FAQ – CTH470, CTH670 Bamboo

9/23/11 – version 0

Feel™ Multi- Touch SDK

Wacom’s Feel™ Multi-Touch Application Programming Interface (API) enables you to build applications that use the powerful finger detection and location capabilities of the Wacom touch tablets.  Use this stream of finger information to create unique features for your application, including custom gestures or direct on screen manipulation of objects.

Wacom’s Feel™ Multi-Touch SDK is an API’s that enables any software application to connect to and receive finger touch data from a Wacom CTH470 or CTH670 tablet.  As the end-user touches the tablet, data from each finger touch is streamed through the Feel™ Multi-Touch API.  Use this touch data stream to create unique features and gestures for your desktop or web application.

The Feel™ Multi-Touch SDK is available for free from Wacom and works with Wacom multi-finger touch tablets CTH470 and CTH670.

Sample Application

Included are sample applications to demonstrate how to collect and use the Feel™ Multi-Touch data.  These apps will be improved over time and made available to early-look developers.

There are Mac desktop, Win desktop and WebPlugin browser sample apps.

FAQ

CTH470, CTH670 Features

1.     What are the Pen features for these products?

The pens have 1024 levels of pressure, eraser, 2 programmable pen buttons.

2.     How many Express Keys does the product have?

4 Programmable keys.

3.     What are the Feel™ Multi-Touch features?

The resolution for touch input is 0.1mm.  The touch data will report at 100 times per second. It will support up to 16 different finger touch points at once.  Information for each finger touch point is streamed to the application via the Feel™ Multi-Touch API.

If the application chooses to pass the touch data through to the driver then the following gestures are enabled via the driver gesture engine for all environments:

2 finger pinch in Zoom in               

2 finger pinch out Zoom out        

2 finger Rotate CW                            

2 finger Rotate CCW                         

2 finger V scroll                                    

2 finger H scroll                                   

3 finger Swipe to right                     

3 finger Swipe to left                        

4 finger Swipe to left/right           

4 finger swipe up                                

4 finger swipe down

 

4.     Does CTH470/CTH670 reject palm touches when the pen is in use (also known as palm, hand or wrist detection)?

The CTH470/CTH670 operates exclusively in one of the two modes - pen or  touch. When the pen tip or eraser tip is in proximity to the tablet (near or on it), any touches from palm or fingers will be ignored.

5.     Can the pen data be used at the same time (simultaneously) as the touch data?

CTH470/CTH670 does not report touch data (gestures or finger touch points) if the pen tip or eraser tip is in proximity (near or on) the tablet writing surface.

6.     When the wireless accessory is being used is the performance or feature set reduced?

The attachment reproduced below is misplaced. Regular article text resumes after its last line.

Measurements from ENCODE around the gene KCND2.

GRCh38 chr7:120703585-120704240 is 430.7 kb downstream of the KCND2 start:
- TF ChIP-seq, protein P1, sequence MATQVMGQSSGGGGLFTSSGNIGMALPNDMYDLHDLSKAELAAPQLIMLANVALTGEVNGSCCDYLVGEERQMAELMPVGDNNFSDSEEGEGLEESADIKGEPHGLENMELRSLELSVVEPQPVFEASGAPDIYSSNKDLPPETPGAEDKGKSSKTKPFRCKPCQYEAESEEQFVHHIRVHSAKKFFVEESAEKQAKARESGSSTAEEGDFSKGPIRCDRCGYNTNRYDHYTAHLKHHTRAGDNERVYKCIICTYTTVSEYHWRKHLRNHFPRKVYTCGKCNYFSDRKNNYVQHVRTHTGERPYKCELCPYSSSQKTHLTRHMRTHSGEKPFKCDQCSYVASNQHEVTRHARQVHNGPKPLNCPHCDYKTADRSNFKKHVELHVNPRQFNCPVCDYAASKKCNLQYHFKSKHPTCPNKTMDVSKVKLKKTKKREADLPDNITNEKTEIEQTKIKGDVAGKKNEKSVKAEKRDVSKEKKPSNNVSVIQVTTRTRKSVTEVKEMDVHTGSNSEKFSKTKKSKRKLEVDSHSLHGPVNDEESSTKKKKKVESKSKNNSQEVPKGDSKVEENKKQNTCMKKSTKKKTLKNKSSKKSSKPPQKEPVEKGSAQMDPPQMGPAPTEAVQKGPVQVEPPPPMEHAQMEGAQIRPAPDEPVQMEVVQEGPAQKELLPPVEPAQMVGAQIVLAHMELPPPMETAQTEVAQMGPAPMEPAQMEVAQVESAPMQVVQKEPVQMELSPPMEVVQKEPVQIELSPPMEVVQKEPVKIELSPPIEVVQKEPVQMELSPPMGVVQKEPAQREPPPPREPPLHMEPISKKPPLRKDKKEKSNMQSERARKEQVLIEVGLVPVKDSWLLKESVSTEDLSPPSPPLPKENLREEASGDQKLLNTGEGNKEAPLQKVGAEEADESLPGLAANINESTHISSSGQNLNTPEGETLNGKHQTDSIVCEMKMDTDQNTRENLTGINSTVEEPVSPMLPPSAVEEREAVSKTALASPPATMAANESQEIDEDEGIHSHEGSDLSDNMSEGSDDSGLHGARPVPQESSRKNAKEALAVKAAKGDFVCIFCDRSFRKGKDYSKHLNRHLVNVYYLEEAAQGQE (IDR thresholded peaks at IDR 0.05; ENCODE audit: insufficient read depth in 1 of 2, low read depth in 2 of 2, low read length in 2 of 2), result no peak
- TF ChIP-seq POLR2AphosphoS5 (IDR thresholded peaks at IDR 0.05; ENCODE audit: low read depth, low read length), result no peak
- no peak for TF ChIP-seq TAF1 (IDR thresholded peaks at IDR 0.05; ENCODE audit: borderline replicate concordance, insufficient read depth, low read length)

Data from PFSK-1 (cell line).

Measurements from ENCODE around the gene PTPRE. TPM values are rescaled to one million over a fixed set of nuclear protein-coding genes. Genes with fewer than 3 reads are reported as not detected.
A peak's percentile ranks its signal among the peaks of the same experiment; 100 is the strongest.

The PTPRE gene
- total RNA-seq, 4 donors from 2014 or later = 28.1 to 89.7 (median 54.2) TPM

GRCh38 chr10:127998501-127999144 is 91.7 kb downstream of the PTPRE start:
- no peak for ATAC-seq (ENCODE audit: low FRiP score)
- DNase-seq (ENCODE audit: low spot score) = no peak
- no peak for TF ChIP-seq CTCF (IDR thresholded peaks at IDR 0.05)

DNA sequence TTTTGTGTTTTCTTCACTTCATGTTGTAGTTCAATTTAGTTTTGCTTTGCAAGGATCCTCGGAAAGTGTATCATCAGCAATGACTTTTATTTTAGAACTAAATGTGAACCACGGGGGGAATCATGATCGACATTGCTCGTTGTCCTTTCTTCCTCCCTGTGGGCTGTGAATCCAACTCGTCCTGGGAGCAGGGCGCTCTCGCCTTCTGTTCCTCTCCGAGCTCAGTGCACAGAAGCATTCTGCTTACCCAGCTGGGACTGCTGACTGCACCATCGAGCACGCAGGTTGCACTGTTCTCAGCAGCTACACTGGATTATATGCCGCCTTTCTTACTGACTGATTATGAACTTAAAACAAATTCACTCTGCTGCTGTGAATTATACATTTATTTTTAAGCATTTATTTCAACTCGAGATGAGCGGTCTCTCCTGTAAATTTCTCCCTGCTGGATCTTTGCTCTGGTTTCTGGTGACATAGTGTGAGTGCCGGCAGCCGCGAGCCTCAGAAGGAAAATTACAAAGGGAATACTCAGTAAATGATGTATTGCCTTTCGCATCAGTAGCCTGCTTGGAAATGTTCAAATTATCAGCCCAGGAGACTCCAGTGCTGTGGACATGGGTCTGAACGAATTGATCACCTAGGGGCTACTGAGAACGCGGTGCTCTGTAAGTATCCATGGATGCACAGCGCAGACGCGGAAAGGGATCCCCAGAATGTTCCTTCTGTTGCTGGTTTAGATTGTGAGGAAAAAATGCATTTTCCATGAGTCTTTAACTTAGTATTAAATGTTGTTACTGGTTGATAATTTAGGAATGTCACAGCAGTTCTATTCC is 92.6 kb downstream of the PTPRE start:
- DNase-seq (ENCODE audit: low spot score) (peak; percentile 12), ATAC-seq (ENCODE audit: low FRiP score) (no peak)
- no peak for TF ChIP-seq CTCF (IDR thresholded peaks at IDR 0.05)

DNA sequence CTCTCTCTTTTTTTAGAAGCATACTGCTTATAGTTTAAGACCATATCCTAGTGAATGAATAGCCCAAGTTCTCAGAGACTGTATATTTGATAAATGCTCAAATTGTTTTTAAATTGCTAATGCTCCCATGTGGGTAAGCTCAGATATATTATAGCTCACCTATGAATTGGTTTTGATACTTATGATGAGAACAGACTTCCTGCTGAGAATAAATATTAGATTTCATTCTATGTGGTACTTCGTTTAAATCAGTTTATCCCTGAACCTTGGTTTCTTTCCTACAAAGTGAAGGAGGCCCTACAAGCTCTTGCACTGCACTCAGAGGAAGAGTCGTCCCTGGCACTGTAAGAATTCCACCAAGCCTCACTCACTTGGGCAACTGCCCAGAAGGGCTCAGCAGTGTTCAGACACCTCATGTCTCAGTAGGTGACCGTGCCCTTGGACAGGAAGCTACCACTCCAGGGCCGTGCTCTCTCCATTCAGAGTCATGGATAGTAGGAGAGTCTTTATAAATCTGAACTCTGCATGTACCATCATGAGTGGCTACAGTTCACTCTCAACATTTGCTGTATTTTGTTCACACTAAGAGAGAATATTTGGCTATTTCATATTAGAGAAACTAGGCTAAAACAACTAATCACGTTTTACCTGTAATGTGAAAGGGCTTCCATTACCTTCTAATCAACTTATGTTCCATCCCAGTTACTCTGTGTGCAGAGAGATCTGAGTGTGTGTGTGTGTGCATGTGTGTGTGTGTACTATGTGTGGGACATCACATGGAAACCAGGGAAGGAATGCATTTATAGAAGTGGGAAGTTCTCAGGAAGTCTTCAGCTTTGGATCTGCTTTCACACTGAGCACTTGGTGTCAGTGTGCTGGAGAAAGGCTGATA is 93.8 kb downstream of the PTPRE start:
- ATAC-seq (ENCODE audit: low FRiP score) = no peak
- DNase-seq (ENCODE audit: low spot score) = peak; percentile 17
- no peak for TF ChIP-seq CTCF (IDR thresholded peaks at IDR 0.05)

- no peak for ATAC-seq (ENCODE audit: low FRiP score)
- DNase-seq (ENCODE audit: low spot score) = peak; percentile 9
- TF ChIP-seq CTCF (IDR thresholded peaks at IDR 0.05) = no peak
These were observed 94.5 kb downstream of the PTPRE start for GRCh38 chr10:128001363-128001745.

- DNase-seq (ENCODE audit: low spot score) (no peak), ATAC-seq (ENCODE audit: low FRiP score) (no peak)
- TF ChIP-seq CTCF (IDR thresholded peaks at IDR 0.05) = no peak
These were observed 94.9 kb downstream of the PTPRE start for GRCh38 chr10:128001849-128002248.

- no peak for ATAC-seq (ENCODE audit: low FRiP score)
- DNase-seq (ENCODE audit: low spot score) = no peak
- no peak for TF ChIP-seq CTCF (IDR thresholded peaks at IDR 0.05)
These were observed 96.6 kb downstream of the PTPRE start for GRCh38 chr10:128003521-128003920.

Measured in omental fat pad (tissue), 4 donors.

Using wireless does not reduce the capabilities of the product.

Using the SDK

7.     What do I need to start developing software for the Feel™ Multi-Touch API?

You’ll need a Feel™ Multi-Touch enabled product –the CTH470/CTH670 product.  Also you will need to download the Feel™ Multi-Touch SDK which includes the drivers, documentation and sample code to use the Feel™ Multi-Touch API.

8.     What do I need to use Wacom’s Feel™ Multi-Touch APIs?  Do I need to include any SDK or library with my own project?

The Feel™ Multi-Touch API support is a part of the driver itself, and the necessary dll’s get installed with it.  After installing the driver, you need to just include the header files.  No SDK/lib is required.

9.     Does the Feel™ Multi-Touch API also work with the first generation Bamboo Pen and Touch products?

No, there is no touch API for the first generation Bamboo Pen and Touch products.

Using Touch

1.     What kind of touch data can I get from the tablet via the Feel™ Multi-Touch API? For the CTH470 and CTH670?

The CTH470/CTH670 products will report at least the following for each finger:

Š       Finger state (none, up, down, hold)

Š       finger touch location (x,y)

Š       finger touch sensitivity (the strength of the contact, this is not finger pressure.  It is device and user specific indication of the capacitive strength of the contact point.)

Š       See the Feel™ Multi-Touch API documentation for a full review of capabilities.

 

2.     What can I do with this touch data?

You can use the data to create features that enable direct interaction between the user and content on-screen – touching the screen objects and causing some action on them.  Or to create gestures that drive the application.  Create an immersive experience with fingers, without a mouse or keyboard.  The Feel™ Multi-Touch screen responds to many points of contact simultaneously, not just from one or two fingers, but from multiple contact points at once.